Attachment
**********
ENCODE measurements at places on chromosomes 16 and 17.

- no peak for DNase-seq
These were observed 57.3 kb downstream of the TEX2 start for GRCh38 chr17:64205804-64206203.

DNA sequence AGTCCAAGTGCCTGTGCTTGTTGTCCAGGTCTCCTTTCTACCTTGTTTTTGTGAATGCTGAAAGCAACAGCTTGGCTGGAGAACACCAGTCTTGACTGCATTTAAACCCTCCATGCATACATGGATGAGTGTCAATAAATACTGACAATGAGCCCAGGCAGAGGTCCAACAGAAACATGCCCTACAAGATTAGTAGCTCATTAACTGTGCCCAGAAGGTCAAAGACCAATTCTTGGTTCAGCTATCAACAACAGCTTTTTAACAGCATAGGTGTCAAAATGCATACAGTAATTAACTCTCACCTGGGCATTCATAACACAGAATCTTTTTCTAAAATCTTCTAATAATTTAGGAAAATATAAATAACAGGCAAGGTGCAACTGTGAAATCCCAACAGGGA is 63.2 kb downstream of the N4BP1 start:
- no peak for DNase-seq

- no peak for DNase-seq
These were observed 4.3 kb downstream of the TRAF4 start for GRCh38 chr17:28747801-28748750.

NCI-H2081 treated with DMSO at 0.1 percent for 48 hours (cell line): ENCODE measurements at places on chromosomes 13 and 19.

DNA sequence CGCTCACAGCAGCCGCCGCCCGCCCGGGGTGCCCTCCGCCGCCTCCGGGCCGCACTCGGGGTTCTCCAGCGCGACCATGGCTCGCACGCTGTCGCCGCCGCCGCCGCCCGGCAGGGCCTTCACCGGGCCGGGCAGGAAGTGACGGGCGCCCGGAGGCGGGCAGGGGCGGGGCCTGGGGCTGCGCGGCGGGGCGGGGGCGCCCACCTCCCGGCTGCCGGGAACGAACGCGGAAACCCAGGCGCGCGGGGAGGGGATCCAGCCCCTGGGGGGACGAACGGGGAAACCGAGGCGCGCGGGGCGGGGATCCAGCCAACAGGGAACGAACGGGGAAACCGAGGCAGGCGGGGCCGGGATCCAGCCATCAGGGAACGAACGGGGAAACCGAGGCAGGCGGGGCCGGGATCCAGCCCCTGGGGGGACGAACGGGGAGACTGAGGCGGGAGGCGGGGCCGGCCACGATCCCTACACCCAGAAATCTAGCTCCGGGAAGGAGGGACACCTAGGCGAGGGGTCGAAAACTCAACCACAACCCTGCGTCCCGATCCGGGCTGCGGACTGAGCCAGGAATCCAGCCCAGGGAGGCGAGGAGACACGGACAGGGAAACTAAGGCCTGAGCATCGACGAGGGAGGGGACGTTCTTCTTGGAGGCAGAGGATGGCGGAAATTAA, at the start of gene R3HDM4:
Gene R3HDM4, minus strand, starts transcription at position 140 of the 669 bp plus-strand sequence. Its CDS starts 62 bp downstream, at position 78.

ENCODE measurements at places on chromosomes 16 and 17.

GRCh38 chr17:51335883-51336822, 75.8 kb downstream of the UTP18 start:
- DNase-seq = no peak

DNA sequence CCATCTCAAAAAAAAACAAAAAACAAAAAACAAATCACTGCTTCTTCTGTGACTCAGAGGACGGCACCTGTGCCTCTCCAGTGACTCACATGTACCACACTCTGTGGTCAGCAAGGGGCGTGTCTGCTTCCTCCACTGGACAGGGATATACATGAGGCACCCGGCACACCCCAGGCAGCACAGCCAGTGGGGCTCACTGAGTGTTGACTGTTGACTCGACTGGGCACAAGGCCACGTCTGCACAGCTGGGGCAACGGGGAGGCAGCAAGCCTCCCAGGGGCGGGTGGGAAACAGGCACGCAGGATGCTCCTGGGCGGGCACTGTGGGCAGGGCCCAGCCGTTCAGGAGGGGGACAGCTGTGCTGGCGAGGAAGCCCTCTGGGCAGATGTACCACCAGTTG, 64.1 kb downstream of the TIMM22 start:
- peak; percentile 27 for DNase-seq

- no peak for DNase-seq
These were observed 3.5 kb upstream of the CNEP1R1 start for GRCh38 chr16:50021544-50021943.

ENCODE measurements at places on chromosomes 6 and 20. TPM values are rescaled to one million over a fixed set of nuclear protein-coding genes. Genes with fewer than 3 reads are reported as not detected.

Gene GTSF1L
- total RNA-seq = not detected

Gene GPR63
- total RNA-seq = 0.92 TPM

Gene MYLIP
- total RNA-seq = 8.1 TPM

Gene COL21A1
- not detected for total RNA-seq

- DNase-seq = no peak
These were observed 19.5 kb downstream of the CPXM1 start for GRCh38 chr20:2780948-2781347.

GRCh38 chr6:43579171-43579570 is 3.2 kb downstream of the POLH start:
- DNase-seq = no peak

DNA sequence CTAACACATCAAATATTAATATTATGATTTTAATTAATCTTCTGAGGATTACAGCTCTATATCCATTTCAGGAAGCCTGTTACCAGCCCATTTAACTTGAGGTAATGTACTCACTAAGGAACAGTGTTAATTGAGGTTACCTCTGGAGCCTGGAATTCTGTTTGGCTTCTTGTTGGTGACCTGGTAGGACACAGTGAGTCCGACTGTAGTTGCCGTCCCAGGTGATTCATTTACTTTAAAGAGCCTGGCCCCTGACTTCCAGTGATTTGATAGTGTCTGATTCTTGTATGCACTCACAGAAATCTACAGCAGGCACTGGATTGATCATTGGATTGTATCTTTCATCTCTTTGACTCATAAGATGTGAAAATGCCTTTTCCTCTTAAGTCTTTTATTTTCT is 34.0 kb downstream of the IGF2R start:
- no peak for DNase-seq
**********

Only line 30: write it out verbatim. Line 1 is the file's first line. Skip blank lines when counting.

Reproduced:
- DNase-seq = no peak